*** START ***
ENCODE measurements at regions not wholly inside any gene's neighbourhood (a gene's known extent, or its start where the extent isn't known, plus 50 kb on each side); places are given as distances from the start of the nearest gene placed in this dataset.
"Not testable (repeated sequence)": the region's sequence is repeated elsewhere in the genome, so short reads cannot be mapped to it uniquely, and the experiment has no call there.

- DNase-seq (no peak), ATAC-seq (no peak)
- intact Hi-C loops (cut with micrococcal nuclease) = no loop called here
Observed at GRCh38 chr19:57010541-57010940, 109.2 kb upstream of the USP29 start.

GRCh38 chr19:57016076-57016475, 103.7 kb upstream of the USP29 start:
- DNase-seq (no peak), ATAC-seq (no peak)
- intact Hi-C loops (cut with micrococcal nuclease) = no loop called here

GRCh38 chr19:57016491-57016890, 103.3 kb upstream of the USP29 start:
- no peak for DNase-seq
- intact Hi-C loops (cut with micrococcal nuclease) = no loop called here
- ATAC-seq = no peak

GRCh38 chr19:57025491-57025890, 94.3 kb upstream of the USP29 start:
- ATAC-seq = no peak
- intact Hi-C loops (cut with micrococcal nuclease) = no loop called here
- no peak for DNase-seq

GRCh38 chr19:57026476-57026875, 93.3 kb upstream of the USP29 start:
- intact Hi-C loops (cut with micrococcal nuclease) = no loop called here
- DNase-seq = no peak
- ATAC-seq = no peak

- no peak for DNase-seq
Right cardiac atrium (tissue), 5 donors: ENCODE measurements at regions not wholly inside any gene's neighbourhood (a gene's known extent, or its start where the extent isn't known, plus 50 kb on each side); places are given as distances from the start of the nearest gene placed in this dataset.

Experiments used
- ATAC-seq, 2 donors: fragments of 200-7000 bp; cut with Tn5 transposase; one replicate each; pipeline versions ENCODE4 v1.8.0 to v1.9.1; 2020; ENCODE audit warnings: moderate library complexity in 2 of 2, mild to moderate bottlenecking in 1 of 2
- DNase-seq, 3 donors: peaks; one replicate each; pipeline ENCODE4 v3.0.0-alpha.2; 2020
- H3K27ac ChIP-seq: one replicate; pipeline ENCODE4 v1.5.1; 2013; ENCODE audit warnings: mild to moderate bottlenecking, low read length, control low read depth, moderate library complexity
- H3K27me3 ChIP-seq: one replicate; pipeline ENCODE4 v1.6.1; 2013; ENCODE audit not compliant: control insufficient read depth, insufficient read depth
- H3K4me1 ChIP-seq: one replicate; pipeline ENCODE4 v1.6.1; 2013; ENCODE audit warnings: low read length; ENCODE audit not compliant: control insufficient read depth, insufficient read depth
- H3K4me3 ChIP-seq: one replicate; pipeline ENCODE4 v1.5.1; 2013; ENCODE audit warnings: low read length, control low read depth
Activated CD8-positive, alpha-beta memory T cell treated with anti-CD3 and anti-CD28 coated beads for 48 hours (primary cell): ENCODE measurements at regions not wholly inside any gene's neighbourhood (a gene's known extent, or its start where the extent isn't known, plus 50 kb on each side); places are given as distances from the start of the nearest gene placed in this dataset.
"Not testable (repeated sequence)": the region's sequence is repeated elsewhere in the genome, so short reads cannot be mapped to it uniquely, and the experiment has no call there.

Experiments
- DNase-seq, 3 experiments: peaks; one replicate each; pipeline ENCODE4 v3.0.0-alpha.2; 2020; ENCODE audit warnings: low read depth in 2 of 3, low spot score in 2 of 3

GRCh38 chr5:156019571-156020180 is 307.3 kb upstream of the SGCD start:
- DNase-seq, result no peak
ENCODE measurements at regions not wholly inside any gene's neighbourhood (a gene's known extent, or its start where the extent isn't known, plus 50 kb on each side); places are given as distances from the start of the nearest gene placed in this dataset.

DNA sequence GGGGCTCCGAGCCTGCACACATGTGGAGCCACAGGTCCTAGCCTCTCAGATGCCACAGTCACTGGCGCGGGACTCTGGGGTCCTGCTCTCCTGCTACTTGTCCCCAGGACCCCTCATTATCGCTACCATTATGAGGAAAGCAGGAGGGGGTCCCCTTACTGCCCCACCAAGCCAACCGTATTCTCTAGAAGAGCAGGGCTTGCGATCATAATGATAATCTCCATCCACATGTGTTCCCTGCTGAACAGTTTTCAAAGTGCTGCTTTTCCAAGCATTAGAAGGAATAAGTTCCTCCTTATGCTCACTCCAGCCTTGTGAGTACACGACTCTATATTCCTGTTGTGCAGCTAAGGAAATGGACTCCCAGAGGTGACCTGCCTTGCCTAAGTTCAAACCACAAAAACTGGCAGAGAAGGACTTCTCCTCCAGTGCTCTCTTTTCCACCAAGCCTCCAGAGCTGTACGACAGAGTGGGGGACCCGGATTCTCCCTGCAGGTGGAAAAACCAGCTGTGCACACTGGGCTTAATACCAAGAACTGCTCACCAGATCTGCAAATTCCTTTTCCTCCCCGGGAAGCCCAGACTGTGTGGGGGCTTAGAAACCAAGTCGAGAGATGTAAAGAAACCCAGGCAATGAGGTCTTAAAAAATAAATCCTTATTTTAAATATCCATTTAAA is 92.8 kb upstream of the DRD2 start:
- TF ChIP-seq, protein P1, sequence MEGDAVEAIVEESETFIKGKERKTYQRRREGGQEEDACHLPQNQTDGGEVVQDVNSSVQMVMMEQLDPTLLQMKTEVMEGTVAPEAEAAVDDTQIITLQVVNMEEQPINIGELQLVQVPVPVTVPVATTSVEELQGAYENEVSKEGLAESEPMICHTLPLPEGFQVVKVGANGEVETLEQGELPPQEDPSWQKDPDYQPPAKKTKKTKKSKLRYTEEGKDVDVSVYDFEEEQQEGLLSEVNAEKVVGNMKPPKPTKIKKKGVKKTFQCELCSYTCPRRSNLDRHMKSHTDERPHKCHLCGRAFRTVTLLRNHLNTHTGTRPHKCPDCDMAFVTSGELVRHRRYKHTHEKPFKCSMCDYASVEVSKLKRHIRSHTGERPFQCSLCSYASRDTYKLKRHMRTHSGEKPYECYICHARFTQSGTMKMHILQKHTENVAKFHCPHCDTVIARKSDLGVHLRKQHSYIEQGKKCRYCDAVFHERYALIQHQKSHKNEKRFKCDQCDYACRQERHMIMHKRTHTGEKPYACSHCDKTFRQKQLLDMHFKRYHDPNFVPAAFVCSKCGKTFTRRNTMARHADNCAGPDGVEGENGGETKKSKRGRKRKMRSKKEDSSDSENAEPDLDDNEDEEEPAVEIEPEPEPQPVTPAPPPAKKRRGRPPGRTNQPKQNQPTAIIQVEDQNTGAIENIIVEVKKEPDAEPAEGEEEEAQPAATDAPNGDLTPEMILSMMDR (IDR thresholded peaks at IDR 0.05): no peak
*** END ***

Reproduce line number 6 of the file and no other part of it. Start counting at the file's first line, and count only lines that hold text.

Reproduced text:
GRCh38 chr19:57016076-57016475, 103.7 kb upstream of the USP29 start: